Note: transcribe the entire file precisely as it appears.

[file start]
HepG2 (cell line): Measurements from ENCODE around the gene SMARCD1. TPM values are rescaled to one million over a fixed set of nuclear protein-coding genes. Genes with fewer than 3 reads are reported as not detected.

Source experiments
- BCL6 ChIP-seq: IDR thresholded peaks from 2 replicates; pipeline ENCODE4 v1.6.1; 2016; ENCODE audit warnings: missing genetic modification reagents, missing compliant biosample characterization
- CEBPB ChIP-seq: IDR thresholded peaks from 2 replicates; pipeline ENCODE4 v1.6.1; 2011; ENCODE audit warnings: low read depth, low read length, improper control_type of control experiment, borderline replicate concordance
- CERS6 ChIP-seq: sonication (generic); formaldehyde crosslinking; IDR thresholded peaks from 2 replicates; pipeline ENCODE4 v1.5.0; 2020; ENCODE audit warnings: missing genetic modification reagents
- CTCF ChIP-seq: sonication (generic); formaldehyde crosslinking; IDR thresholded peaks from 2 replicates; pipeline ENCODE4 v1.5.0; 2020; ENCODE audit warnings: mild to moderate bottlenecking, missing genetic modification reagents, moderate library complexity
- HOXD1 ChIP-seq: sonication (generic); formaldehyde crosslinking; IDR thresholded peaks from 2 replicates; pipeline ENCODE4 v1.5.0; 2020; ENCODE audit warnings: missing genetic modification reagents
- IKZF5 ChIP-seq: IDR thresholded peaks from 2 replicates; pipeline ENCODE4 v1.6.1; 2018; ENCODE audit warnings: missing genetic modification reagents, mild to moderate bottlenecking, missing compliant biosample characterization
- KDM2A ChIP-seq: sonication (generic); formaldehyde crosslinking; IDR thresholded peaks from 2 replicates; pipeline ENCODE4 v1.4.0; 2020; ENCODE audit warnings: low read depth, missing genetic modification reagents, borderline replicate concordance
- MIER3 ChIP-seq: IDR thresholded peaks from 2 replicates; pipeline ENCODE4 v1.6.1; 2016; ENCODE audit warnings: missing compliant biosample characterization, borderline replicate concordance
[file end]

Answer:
HepG2 (cell line): Measurements from ENCODE around the gene SMARCD1. TPM values are rescaled to one million over a fixed set of nuclear protein-coding genes. Genes with fewer than 3 reads are reported as not detected.

Source experiments
- BCL6 ChIP-seq: IDR thresholded peaks from 2 replicates; pipeline ENCODE4 v1.6.1; 2016; ENCODE audit warnings: missing genetic modification reagents, missing compliant biosample characterization
- CEBPB ChIP-seq: IDR thresholded peaks from 2 replicates; pipeline ENCODE4 v1.6.1; 2011; ENCODE audit warnings: low read depth, low read length, improper control_type of control experiment, borderline replicate concordance
- CERS6 ChIP-seq: sonication (generic); formaldehyde crosslinking; IDR thresholded peaks from 2 replicates; pipeline ENCODE4 v1.5.0; 2020; ENCODE audit warnings: missing genetic modification reagents
- CTCF ChIP-seq: sonication (generic); formaldehyde crosslinking; IDR thresholded peaks from 2 replicates; pipeline ENCODE4 v1.5.0; 2020; ENCODE audit warnings: mild to moderate bottlenecking, missing genetic modification reagents, moderate library complexity
- HOXD1 ChIP-seq: sonication (generic); formaldehyde crosslinking; IDR thresholded peaks from 2 replicates; pipeline ENCODE4 v1.5.0; 2020; ENCODE audit warnings: missing genetic modification reagents
- IKZF5 ChIP-seq: IDR thresholded peaks from 2 replicates; pipeline ENCODE4 v1.6.1; 2018; ENCODE audit warnings: missing genetic modification reagents, mild to moderate bottlenecking, missing compliant biosample characterization
- KDM2A ChIP-seq: sonication (generic); formaldehyde crosslinking; IDR thresholded peaks from 2 replicates; pipeline ENCODE4 v1.4.0; 2020; ENCODE audit warnings: low read depth, missing genetic modification reagents, borderline replicate concordance
- MIER3 ChIP-seq: IDR thresholded peaks from 2 replicates; pipeline ENCODE4 v1.6.1; 2016; ENCODE audit warnings: missing compliant biosample characterization, borderline replicate concordance